The high demand for firewood has created a number of environmental problems such as deforestation, soil degradation, and flooding. Firewood also requires considerable time for families to collect and its use results in indoor air pollution which particularly impacts women and children.

A solution has been the introduction of biogas as a way to bring cleaner, safer, and more affordable energy to rural households. It is created when animal and human waste are converted into clean sources of cooking fuel, replacing the need for wood, dried dung, and fossil fuel based sources of energy. Its byproduct can also be used as a natural fertilizer to increase agricultural yield.

Full Speed Ahead: Internet Traffic Growth Unaffected by Financial Crisis

Joe Qian's picture

Reading about the financial crisis and the effects that have rippled around the world, it’s always heartening to find something positive in the midst of piles of red ink and pessimistic expectations.

Although the majority of industries and economies around the world have suffered due to the downturn, Internet traffic growth accelerated at an increasing rate in 2009 compared to 2008 with no discernible slowdown due to the crisis. According to data released by Telegeography, every single region around the globe registered growth in internet traffic, or flow of data. South Asia has registered over a 100% increase, higher than the 79% posted worldwide, although it must be noted that South Asia had a lower baseline capacity.

Have Innovation and Entrepreneurship Found Solutions for Affordable Housing?

Joe Qian's picture

The recently elected government has recently announced an ambitious goal of eliminating slums in India in its most recent five year plan. Will this be a possibility? If you ask the construction companies, the answer is yes. A number of entrepreneurs and enterprises have embarked on new initiatives to provide affordable housing called such as Tata and its construction of Shubh Griha north of Mumbai.

With the increased rate of economic growth over the last few years, housing developers have tended to focus on the higher end luxury developments causing property prices to soar; I was astounded that luxury apartment homes in Mumbai cost the same as they do in New York and London. As demand for these properties have fallen due to the global financial crisis and increased interest rates, the focus on lower cost housing has increased due to a larger market coupled with acute shortages of housing in urban India.

World Bank Awards $840,000 for Grassroot Organizations to Fight Undernutrition

Joe Qian's picture

The Nutrition Development Marketplace was held in Dhaka on Wednesday August 5th. Twenty-one civil society organizations from across South Asia won grants from an $840,000 award pool funded by the South Asia Region Development Marketplace (DM). The winners received up to $40,000 each to implement innovative ideas on how to improve nutrition in their respective countries.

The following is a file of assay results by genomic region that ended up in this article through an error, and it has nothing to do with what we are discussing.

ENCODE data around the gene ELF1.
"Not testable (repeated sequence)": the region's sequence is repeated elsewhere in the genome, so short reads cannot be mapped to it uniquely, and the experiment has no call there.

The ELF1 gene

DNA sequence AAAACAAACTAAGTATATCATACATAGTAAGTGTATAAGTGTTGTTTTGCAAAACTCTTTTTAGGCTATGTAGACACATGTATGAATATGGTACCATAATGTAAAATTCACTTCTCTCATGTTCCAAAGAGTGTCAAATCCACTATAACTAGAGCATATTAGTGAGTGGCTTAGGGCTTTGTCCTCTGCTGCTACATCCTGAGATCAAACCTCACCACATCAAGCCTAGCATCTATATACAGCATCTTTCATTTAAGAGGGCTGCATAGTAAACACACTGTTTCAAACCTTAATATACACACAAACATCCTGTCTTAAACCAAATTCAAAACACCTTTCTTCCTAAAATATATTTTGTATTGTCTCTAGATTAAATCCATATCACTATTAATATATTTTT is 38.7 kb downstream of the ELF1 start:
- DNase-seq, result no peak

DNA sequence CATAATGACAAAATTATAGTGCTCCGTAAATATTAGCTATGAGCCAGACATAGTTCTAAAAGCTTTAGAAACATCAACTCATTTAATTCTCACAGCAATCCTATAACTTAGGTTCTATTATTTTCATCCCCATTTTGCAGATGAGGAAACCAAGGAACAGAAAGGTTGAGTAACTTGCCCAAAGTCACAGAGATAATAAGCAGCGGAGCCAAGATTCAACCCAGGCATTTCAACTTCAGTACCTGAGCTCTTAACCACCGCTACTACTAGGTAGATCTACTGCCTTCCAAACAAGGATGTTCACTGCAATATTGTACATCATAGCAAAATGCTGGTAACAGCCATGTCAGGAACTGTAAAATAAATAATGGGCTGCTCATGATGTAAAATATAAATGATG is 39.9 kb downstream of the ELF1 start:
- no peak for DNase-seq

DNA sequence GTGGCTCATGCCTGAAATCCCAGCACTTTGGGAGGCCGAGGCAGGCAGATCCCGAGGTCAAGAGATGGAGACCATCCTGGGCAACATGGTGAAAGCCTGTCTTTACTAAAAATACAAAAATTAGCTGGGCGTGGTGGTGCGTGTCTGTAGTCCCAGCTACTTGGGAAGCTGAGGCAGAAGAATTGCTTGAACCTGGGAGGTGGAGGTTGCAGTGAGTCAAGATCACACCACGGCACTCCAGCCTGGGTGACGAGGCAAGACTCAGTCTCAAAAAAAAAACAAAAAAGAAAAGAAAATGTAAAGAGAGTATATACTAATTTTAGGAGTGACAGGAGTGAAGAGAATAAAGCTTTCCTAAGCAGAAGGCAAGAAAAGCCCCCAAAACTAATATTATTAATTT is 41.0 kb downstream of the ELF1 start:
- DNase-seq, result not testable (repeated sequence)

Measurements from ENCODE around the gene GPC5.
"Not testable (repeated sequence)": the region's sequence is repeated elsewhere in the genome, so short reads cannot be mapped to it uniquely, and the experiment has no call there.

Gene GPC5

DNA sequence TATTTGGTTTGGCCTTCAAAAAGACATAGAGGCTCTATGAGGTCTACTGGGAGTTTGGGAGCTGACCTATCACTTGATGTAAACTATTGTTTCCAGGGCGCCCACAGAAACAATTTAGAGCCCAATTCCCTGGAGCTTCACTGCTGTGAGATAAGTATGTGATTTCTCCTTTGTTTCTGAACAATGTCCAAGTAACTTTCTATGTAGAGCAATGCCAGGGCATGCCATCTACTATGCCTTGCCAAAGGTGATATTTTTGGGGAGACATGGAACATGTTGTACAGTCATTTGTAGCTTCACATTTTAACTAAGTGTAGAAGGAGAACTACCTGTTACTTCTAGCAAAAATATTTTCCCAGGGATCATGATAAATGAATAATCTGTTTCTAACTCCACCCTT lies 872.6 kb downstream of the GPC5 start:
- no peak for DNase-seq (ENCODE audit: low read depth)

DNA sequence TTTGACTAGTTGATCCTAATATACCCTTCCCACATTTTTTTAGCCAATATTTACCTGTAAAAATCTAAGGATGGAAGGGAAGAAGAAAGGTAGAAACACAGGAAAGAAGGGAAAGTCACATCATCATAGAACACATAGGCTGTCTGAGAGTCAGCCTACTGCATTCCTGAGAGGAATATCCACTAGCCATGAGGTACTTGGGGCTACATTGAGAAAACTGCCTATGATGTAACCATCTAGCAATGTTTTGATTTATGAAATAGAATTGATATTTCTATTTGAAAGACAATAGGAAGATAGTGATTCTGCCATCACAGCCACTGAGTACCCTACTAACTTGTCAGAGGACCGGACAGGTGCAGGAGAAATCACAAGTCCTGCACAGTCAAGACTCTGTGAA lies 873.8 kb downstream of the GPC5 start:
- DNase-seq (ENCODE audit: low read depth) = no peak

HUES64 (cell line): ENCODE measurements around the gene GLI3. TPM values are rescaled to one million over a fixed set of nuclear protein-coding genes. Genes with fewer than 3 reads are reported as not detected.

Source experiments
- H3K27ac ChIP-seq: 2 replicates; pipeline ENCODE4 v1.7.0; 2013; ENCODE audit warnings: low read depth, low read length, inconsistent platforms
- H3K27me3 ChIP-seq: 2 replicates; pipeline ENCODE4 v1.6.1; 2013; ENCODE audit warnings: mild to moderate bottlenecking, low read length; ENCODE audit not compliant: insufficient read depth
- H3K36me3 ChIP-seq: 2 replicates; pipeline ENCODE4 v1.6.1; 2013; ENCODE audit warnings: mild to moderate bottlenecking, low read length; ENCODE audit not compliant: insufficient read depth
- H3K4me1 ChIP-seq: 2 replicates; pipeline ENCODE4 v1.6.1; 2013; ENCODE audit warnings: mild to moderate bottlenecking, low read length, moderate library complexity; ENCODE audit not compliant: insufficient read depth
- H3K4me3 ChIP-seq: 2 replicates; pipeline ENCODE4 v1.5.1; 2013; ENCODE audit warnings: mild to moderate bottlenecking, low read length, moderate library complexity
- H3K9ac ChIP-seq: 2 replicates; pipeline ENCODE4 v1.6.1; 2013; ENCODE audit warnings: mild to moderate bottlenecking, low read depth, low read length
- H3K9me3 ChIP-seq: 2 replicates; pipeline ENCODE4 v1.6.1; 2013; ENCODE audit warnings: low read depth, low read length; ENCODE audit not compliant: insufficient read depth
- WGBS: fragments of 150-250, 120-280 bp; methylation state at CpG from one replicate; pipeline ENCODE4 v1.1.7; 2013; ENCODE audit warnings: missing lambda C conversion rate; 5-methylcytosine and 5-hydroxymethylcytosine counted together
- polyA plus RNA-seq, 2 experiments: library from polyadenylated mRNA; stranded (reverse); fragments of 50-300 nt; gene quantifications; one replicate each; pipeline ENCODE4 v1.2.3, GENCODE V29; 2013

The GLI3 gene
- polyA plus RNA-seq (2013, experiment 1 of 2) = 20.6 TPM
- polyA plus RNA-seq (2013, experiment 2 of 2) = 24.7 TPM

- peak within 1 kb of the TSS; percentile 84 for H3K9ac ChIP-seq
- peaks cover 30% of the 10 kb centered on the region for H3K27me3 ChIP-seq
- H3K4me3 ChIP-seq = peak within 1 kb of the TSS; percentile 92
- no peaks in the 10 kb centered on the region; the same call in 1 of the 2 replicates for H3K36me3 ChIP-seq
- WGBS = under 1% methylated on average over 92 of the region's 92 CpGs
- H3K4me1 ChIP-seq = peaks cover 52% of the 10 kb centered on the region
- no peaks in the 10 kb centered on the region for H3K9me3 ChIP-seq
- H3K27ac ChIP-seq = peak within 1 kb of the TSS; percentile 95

Titled “Family and Community Approaches to Improve Infant and Young Child Nutrition,” the competition was designed to identify some of the most innovative ideas to improve nutrition, focusing especially on children under two years of age and pregnant women.

South Asia has experienced high economic growth during the last decade. The region, however, still has both the highest rates and the largest numbers of undernourished children in the world. While poverty is often the underlying cause of child undernutrition, the high economic growth experienced by South Asian countries has not made an impact on the nutritional status of South Asian children.

Why South Asia has the largest numbers of undernourished and micronourished children in the world?

South Asia’s undernourishment problem has many numbers of factors, including the following: Low birth weight, infant and young child feeding practices, poor household hygiene, and status of women in society.

This video, A Call for Action, highlights some of the challenges and opportunities of undernutrition in the South Asia region with a focus on India.

Development Marketplace: My Tryst With Nutrition

Sundararajan Gopalan's picture

For more information on the Nutrition Development Marketplace, please see the accompanying Feature Story and Press Release

The year was 1975. I was a final year medical student in Pondicherry, South India. I was going for my practical test on Preventive and Social Medicine (PSM). PSM was (and probably still is) one of the least favorite subjects in the medical curriculum for most students. “Why should we prevent diseases? If we prevent all diseases what will we all do with our medical degrees? Isn’t that professional suicide?” asked one of my class-mates! But I digress. Coming back to the test, I was unusually nervous because I had not studied everything well. For some reason, one chapter that I did study the night before was nutrition. I had also volunteered for two months in a Nutrition Rehabilitation Center (NRC) which meant that it was one chapter that I was more confident about. As my luck would have it, every single question that the examiner asked me that day was on nutrition! I blasted my way through the test, and thanked my stars for that exceptional bit of good fortune. From that day, nutrition has always been close to my heart.

The NRC is a somewhat outdated concept nowadays. The idea was to have a malnourished child and mother live for a month in the NRC and learn good household behaviors that could result in better nutritional outcomes.